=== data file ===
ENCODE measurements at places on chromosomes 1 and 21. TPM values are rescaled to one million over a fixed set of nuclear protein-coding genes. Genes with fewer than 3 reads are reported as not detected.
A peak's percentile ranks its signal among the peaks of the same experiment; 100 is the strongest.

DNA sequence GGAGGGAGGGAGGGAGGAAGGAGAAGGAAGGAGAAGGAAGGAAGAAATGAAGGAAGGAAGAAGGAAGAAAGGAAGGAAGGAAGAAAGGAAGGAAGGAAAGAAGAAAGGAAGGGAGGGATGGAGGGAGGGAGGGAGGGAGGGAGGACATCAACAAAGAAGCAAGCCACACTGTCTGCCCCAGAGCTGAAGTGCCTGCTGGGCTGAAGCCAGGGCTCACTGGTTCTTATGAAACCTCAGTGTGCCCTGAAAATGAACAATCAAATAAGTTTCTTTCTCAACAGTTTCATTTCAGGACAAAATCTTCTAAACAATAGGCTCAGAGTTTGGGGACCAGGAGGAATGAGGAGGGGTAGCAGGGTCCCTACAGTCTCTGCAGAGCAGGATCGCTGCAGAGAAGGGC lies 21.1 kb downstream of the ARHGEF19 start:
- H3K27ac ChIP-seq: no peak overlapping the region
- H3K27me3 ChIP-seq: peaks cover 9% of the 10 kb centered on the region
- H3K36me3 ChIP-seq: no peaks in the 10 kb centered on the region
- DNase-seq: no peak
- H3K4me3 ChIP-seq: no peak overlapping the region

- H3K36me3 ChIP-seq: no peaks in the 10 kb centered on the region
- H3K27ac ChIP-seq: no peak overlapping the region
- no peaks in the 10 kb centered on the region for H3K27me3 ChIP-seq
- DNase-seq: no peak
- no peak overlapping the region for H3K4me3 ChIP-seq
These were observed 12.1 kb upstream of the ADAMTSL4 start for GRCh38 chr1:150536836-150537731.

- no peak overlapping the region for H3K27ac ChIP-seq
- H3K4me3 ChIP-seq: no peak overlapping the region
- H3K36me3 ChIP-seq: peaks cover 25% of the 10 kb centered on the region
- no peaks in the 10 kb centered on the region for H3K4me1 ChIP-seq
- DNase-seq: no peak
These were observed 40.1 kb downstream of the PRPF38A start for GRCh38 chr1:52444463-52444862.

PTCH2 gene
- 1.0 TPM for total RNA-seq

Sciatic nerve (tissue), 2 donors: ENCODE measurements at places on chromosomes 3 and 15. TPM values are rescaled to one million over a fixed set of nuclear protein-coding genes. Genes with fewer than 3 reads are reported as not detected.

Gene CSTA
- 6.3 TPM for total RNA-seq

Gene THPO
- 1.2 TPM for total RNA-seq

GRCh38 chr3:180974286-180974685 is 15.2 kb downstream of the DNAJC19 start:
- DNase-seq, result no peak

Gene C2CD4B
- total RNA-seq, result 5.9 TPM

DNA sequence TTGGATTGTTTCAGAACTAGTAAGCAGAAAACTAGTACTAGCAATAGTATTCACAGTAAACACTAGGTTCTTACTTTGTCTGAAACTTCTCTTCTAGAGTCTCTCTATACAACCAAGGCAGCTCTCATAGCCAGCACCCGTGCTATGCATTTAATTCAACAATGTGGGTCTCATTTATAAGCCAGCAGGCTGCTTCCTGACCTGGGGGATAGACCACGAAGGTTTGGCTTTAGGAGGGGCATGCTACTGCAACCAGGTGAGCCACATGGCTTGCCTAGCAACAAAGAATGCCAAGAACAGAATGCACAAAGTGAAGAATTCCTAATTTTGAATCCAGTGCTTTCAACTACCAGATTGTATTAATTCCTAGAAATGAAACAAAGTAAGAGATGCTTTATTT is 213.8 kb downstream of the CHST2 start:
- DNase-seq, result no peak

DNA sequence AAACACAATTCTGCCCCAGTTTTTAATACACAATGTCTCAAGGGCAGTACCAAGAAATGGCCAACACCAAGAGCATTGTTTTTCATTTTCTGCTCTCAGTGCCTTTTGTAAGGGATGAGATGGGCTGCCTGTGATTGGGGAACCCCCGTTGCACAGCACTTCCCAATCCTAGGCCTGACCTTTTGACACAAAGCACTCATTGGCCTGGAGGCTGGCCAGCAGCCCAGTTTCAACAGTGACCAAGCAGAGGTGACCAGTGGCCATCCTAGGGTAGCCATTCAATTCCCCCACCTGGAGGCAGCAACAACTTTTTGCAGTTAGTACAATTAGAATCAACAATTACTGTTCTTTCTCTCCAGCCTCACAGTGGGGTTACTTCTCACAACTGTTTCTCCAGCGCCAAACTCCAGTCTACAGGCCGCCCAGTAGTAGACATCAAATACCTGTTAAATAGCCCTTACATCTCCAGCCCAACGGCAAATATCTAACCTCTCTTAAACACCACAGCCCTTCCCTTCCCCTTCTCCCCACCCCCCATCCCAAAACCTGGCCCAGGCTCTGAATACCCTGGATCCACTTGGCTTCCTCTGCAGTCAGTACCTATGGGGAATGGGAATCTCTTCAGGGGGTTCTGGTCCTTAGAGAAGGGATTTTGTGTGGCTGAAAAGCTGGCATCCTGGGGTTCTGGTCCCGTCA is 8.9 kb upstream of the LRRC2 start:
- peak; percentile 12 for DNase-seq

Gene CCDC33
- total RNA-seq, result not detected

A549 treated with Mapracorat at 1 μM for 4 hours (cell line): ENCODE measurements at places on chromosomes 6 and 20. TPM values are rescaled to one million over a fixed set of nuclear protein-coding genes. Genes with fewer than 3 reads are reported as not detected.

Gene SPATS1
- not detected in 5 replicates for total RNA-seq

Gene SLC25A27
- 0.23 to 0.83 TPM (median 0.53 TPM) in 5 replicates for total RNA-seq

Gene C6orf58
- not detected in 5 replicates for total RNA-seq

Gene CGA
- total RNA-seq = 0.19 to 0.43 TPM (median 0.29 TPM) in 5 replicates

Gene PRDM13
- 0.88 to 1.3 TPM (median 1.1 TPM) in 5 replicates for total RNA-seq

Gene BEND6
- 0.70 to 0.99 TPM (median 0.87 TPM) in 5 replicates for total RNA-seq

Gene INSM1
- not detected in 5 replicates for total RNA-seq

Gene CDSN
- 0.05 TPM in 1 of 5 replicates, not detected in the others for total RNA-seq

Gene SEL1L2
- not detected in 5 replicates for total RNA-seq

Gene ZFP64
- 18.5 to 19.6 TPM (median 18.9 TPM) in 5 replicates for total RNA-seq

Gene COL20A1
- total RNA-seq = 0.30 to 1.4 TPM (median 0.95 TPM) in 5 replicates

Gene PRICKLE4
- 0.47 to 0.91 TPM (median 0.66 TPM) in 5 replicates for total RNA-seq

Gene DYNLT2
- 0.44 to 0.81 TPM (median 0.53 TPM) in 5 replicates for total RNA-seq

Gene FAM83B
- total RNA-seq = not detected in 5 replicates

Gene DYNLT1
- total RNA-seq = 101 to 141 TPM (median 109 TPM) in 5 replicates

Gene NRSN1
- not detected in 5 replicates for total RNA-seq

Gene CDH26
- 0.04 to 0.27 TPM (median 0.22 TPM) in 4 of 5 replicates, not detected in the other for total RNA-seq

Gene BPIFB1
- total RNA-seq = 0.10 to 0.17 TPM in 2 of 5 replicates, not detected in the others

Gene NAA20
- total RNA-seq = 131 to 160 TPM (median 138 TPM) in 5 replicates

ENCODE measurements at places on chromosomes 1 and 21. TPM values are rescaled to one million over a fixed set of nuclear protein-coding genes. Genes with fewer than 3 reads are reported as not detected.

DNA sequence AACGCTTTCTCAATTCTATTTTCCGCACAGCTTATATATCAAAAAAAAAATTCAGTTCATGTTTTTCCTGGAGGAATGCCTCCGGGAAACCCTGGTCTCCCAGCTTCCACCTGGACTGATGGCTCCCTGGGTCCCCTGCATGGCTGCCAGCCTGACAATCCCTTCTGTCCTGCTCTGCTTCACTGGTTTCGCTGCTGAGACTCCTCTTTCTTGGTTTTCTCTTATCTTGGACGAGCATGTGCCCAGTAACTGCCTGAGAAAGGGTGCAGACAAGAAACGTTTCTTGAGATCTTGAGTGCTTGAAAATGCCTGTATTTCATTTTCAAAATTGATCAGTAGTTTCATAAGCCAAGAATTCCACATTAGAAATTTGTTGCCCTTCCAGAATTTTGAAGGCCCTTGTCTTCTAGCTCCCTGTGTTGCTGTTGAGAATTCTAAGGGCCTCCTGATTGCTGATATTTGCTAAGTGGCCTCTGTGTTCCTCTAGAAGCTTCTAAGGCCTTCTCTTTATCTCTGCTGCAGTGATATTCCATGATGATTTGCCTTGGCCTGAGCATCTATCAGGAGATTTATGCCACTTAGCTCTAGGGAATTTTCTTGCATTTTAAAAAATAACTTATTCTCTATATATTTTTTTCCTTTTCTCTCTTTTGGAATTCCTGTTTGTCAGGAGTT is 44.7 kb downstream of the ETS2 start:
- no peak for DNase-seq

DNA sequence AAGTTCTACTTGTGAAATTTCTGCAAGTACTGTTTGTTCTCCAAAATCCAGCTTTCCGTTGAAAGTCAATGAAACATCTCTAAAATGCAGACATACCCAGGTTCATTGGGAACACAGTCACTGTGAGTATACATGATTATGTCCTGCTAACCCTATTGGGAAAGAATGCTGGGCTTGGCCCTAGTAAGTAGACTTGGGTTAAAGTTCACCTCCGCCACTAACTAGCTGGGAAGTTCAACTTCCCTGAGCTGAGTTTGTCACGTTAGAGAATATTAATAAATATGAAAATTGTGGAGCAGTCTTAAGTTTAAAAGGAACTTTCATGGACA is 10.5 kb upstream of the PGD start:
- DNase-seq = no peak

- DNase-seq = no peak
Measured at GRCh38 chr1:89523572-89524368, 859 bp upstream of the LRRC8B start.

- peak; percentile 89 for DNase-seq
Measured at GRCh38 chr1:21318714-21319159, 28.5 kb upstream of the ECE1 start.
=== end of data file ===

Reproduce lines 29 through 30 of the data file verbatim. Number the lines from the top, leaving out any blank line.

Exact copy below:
- DNase-seq, result no peak

Gene C2CD4B